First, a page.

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Neuromodulation. 2019 Feb 22. doi: 10.1111/ner.12925. [Epub ahead of print]

Characterization of Analgesic Actions of the Chronic Intrathecal Infusion of H-Dmt-D-Arg-Phe-Lys-NH2 in Rat.

Author information

1
Department of Anesthesiology, University of California San Diego, La Jolla, CA, USA.
2
Department of Anesthesiology, Dokkyo Medical University, Tochigi, Japan.
3
Université de Strasbourg, Strasbourg, France.
4
Universidad Autónoma de Nuevo León, San Nicolás de los Garza, Nuevo Leon, Mexico.
5
Department of Pharmacology and Physiology, University of Montreal, Montreal, Quebec, Canada.
6
Montreal Clinical Research Institute, Montreal, Quebec, Canada.

Abstract

OBJECTIVES:

DMT-DALDA (H-Dmt-D-Arg-Phe-Lys-NH2; Dmt = 2',6'-dimethyltyrosine) is a selective mu opioid agonist. We sought to characterize efficacy, tolerance, dependence and side-effect profile when given by continuous intrathecal infusion.

MATERIALS AND METHODS:

Adult male Sprague Dawley rats were prepared with chronic intrathecal catheters and osmotic mini-pumps to deliver vehicle (saline), DMT-DALDA or morphine. Hind paw thermal escape latencies were assessed. In addition, effects upon intraplantar formalin-evoked flinching and withdrawal after 14 days of infusion were examined. The flare response after intradermal delivery was examined in the canine model.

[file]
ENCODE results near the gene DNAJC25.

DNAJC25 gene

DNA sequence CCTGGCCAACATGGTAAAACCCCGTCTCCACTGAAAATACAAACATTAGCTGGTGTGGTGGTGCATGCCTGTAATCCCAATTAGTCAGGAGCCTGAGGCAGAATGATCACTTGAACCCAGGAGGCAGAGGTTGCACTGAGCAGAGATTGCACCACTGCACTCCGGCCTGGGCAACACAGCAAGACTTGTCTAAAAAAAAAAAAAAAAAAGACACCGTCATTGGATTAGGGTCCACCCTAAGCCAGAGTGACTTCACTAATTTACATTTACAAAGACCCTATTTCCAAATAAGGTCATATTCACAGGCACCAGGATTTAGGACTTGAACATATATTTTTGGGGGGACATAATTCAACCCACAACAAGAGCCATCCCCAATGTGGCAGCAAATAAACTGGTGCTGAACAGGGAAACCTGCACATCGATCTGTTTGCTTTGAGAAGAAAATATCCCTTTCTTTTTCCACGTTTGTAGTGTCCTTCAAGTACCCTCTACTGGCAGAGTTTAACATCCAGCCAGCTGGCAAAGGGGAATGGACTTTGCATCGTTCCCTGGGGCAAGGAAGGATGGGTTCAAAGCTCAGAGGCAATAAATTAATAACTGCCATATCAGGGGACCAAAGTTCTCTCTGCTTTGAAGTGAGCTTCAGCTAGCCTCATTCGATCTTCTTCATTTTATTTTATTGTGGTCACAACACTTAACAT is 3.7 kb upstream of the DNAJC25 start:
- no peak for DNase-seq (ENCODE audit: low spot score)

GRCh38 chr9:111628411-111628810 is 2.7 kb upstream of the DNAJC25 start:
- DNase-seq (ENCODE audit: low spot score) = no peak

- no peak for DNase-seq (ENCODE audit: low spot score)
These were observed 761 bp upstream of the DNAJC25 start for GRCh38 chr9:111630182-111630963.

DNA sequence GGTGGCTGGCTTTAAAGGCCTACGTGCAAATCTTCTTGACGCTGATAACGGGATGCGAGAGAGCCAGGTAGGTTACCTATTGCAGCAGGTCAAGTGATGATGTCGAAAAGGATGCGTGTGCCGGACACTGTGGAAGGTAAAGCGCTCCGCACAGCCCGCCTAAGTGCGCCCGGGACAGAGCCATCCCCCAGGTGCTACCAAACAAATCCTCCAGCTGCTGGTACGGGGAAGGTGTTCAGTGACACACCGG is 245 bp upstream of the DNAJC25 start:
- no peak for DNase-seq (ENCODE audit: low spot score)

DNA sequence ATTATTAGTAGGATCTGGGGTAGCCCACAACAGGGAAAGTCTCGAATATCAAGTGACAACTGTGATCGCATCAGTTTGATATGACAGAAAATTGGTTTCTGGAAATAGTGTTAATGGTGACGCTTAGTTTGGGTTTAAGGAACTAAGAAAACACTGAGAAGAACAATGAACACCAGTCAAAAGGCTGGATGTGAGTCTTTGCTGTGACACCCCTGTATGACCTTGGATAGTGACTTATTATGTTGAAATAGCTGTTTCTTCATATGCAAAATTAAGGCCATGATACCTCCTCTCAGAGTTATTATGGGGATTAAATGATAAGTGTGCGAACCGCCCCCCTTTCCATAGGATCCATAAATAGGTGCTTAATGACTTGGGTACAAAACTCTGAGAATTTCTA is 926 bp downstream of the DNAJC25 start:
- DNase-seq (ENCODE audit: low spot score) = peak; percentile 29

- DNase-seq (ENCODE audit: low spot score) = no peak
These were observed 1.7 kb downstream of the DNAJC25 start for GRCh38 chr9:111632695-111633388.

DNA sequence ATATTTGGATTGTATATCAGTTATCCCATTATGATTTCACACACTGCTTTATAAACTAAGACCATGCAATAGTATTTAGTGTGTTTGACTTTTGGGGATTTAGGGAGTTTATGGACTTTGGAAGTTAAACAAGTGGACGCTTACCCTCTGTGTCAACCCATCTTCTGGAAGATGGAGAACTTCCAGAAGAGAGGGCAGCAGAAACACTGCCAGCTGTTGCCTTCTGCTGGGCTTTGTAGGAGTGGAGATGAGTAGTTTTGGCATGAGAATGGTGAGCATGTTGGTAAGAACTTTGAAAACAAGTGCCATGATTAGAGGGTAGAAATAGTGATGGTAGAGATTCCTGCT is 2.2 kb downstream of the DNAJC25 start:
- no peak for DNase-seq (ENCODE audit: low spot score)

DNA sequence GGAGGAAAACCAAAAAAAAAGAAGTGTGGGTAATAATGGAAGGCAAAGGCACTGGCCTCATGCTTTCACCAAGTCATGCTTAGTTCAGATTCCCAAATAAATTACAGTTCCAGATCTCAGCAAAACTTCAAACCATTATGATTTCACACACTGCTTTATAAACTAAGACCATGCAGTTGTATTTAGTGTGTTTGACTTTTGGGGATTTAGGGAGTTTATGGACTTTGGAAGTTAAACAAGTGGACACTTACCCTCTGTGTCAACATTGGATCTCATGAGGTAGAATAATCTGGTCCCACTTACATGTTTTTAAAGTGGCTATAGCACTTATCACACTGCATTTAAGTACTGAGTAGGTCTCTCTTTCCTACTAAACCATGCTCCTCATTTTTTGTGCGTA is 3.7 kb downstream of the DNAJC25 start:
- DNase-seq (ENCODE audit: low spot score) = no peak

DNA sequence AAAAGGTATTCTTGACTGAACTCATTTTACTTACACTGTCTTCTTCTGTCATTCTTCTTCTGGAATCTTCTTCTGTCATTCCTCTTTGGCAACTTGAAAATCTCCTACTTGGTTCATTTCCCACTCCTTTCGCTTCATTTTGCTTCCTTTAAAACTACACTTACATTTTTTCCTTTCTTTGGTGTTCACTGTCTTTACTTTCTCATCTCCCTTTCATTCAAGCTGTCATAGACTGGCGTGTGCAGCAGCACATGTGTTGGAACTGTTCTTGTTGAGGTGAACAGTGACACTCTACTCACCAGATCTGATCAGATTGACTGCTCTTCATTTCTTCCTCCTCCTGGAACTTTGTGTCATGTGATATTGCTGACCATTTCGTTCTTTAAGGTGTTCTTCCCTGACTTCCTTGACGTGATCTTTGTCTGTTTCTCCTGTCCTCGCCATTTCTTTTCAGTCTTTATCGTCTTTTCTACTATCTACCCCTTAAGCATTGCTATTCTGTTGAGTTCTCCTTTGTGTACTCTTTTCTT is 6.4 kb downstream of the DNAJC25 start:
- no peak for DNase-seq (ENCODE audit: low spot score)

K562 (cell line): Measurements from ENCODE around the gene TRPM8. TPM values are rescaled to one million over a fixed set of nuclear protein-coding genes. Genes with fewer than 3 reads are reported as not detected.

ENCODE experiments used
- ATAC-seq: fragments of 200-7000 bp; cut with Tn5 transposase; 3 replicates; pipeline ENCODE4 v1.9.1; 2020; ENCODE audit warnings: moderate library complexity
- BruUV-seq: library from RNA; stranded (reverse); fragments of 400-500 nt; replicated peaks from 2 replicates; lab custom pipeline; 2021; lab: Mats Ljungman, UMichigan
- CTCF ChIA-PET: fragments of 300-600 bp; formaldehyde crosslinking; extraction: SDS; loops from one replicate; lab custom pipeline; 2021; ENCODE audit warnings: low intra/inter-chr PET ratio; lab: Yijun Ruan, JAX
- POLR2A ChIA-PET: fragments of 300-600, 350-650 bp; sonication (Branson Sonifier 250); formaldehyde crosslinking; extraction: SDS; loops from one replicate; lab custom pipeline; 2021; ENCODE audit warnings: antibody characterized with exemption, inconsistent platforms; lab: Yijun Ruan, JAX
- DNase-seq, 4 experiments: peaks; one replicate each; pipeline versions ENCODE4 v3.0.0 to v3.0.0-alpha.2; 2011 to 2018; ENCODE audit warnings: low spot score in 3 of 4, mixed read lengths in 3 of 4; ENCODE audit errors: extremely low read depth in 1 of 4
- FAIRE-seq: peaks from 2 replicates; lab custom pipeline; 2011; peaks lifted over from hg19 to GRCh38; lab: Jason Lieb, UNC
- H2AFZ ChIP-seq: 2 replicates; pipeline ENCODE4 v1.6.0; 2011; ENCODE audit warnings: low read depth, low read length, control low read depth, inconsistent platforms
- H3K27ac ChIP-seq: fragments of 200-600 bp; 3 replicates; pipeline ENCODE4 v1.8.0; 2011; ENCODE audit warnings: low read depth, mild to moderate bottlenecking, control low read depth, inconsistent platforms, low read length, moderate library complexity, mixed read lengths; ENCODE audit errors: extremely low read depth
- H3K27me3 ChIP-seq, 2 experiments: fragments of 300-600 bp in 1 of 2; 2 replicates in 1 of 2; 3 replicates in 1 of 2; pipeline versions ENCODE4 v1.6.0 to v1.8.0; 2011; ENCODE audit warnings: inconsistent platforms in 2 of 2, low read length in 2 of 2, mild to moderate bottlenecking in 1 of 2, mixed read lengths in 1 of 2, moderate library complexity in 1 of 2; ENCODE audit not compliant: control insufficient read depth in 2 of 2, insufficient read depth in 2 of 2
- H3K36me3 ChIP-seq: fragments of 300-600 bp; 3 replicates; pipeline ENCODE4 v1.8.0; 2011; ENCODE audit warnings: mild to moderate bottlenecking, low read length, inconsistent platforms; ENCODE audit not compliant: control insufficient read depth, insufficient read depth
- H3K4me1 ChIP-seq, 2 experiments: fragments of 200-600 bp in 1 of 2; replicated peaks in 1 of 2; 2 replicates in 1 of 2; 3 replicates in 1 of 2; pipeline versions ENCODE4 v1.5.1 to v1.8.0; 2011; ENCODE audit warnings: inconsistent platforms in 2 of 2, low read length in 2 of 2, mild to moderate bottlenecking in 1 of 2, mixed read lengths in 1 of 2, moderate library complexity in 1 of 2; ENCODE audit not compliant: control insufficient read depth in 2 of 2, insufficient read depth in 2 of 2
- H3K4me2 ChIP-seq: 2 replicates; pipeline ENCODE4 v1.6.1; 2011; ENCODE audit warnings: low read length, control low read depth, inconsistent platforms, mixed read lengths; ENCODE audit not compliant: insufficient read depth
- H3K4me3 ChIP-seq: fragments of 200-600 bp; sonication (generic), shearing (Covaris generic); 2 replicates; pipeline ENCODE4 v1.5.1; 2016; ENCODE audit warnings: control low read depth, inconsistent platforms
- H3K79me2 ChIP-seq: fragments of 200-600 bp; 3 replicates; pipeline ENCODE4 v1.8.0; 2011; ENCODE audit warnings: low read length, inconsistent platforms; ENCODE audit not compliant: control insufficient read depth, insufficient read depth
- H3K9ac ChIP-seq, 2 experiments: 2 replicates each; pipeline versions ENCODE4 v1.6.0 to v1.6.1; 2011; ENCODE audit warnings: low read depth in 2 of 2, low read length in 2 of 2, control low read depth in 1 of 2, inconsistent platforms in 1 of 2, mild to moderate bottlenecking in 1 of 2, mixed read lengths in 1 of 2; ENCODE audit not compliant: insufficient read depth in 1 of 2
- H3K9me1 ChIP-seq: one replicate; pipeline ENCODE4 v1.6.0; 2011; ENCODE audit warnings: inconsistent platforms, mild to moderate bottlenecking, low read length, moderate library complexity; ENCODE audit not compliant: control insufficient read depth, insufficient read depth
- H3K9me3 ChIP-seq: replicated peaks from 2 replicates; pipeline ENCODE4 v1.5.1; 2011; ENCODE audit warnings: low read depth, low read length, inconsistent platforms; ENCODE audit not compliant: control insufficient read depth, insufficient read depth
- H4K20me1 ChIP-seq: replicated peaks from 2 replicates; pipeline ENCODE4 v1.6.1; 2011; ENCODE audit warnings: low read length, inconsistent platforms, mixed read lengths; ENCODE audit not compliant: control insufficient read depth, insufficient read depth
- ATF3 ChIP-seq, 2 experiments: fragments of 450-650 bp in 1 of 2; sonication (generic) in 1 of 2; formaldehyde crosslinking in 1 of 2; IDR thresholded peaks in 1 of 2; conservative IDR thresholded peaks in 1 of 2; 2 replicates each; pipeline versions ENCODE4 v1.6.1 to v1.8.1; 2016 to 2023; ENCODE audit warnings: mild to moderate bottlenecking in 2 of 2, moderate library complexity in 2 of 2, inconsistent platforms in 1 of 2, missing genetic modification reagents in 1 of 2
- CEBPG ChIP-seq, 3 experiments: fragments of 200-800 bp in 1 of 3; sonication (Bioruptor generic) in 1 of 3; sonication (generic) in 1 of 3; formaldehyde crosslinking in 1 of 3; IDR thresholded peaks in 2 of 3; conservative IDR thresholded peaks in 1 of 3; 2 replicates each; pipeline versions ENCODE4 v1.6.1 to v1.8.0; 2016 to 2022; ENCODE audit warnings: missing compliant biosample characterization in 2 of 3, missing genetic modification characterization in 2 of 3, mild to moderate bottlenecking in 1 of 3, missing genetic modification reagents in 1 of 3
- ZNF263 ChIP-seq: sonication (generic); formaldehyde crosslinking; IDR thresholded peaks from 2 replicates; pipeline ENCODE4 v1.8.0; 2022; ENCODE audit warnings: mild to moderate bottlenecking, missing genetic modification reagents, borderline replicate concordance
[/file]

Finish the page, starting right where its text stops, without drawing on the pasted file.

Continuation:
RESULTS:

1) Intrathecal infusion of 0.3 to 30 pmol/μL/hour of DMT-DALDA or 37.5 nmol/μL/hour of morphine more than 7 or 14 days resulted in a dose-dependent increase in thermal escape latency. The maximum antinociceptive effect was observed between 1 and 4 days after start of infusion with preserved cornea, blink, placing and stepping. By days 12 to 14, response latencies were below baseline. 2) On days 2 to 4 of DMT-DALDA infusion, the pan opioid receptor antagonist naloxone (Nx), but not the delta-preferring antagonist naltrindole, antagonized the analgesic effects. 3) Assessment of formalin flinching on day 1 following IT DMT-DALDA Infusion showed significant analgesia in phases 1 and 2. On day 6 of infusion there was minimal effect, while on day 13, there was an increase in flinching. 4) On days 7 and 14 of infusion Nx resulted in prominent withdrawal signs indicating dependence and withdrawal. 5) Intradermal morphine and DMT-DALDA both yield a naltrexone-insensitive, cromolyn-sensitive flare in the canine model at similar concentrations.

CONCLUSIONS:

These data suggest that DMT-DALDA is a potent, spinally active agonist with a propensity to produce tolerance dependence and mast cell degranulation. While it was equiactive to morphine in producing mast cell degranulation, it was >1000 fold more potent in producing analgesia, suggesting a possible lower risk in producing a spinal mass at equianalgesic doses.

KEYWORDS:

DMT1-DALDA; Dependence; formalin flinching; intrathecal infusion; mu opioid receptor; tolerance; withdrawal

PMID:
30794333
DOI:
10.1111/ner.12925

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